As he looks ahead, Huggett points to efforts to simplify both the instruments and the process in order to bring the advantages of PCR closer to healthcare workers and patients. Consider a chlamydia test, for example. “Your patient comes in, you sample them, the test is sent to the centralized laboratory,” Huggett explained. “The patient is not going to wait for the three days it takes, or probably more, to get the sample back. So the patient leaves.”

The problem is that this process creates a risk. You may lose the sample, for example, or the sample could be mislabeled. Or that patient might go back into the community and infect other people. Now imagine a test in the clinic that takes, say, an hour. You ask the patient to stay, give him or her a magazine, and you get the results then and there. “So you’re taking the test to the patient and simplifying that diagnostic step,” he said. “PCR just lends itself to this because it is so fast.”

Although he anticipates that new genomic technologies “will presumably at some point take over so that we don’t have to amplify the molecules a billion times,” there are some challenges involved, such as regulatory issues and the process of gaining acceptance within the clinical community. So even though he can envision a future when this method is thought of as quaint, Huggett thinks “PCR is here to stay for a while.”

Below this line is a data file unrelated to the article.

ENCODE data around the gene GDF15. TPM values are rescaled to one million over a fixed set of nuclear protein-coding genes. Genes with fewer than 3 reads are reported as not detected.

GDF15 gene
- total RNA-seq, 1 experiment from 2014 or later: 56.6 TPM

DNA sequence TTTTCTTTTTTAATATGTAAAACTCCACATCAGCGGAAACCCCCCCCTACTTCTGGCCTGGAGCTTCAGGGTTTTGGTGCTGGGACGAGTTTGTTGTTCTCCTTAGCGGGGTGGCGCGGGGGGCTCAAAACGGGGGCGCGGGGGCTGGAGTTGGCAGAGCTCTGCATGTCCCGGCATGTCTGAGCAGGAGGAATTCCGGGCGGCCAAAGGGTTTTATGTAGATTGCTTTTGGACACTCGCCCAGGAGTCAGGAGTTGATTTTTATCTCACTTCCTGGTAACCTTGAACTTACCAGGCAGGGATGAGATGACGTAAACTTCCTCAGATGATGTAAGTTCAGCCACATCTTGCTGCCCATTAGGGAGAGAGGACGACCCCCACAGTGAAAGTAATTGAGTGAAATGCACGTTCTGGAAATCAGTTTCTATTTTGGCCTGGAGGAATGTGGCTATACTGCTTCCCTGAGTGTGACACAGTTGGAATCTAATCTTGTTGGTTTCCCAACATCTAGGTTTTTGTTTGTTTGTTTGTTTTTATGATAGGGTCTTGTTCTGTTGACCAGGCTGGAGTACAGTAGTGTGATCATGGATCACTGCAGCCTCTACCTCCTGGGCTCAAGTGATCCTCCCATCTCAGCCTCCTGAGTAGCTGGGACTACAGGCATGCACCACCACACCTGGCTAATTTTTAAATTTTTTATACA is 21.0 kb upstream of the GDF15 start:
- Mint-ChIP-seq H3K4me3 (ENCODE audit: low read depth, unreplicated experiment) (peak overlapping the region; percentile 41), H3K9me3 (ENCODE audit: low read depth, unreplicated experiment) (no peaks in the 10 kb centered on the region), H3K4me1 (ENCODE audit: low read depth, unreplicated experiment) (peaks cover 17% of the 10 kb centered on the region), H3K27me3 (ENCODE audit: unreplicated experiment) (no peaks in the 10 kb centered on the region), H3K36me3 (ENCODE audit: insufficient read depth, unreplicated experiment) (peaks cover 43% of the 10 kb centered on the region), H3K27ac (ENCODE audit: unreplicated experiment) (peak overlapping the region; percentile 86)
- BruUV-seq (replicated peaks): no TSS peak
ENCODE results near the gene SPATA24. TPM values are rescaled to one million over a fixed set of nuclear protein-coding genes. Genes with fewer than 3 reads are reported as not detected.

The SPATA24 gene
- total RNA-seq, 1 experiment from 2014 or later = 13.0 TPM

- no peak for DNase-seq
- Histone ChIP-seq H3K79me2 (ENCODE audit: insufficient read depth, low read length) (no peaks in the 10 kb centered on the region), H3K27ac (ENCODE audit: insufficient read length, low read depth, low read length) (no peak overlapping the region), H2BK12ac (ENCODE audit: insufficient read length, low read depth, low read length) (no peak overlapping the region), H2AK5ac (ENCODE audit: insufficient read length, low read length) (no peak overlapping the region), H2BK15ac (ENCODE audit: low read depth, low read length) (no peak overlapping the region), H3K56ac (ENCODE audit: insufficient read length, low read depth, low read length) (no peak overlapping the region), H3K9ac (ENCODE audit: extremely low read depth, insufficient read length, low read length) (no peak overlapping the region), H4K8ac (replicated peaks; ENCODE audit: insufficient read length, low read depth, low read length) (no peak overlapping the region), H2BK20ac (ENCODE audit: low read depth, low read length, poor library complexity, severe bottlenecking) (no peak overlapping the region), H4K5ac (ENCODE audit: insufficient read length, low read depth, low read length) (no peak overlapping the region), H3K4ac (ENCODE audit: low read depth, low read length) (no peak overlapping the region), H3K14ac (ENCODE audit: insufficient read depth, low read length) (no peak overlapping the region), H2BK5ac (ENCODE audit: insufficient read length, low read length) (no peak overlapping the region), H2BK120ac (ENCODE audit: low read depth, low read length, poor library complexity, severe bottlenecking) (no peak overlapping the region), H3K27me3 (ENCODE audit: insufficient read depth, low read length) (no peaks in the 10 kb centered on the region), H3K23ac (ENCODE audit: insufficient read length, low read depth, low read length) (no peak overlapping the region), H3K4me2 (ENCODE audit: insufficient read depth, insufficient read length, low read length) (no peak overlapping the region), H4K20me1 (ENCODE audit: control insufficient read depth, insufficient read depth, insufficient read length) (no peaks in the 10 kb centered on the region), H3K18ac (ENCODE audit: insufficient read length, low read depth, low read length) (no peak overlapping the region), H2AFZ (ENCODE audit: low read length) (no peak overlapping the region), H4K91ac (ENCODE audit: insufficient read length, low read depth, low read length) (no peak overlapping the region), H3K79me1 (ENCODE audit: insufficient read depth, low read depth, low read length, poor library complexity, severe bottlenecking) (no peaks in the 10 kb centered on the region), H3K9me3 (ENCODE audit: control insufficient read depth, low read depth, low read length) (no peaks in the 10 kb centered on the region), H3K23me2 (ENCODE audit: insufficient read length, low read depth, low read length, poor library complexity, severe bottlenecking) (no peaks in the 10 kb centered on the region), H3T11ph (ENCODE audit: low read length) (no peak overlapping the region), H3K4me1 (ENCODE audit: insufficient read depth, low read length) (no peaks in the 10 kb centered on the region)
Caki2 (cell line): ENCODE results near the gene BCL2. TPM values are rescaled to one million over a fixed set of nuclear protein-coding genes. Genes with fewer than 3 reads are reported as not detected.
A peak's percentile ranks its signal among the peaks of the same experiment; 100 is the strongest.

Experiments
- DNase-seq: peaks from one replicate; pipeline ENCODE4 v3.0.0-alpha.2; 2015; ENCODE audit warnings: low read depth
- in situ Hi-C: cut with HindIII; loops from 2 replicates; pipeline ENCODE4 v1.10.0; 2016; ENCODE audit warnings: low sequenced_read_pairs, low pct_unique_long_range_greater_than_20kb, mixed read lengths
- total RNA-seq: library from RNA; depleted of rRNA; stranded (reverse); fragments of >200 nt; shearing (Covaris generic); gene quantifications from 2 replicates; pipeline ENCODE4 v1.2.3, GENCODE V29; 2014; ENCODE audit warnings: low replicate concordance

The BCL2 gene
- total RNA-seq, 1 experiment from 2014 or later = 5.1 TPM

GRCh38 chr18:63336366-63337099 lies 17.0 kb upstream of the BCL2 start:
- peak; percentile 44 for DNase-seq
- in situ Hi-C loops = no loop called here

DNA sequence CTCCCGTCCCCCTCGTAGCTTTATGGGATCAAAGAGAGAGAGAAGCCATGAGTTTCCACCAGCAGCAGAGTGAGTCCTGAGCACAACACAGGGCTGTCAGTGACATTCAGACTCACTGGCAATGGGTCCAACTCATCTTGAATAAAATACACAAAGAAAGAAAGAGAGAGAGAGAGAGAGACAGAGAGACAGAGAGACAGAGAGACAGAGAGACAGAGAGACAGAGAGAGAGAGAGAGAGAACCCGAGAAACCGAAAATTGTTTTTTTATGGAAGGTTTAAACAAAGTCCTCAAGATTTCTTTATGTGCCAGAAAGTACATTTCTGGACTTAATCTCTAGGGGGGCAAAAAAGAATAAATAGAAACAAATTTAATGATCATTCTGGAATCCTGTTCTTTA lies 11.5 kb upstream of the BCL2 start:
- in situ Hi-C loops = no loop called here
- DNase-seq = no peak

Paul Nicolaus is a freelance writer specializing in science, nature, and health. Learn more at

Editor’s Note: Devonshire and Tost are both speaking during a session on new PCR methods and Enabling Technologies for Circulating Biomarkers at Molecular Diagnostics Europe, May 6-9 in Lisbon, Portugal.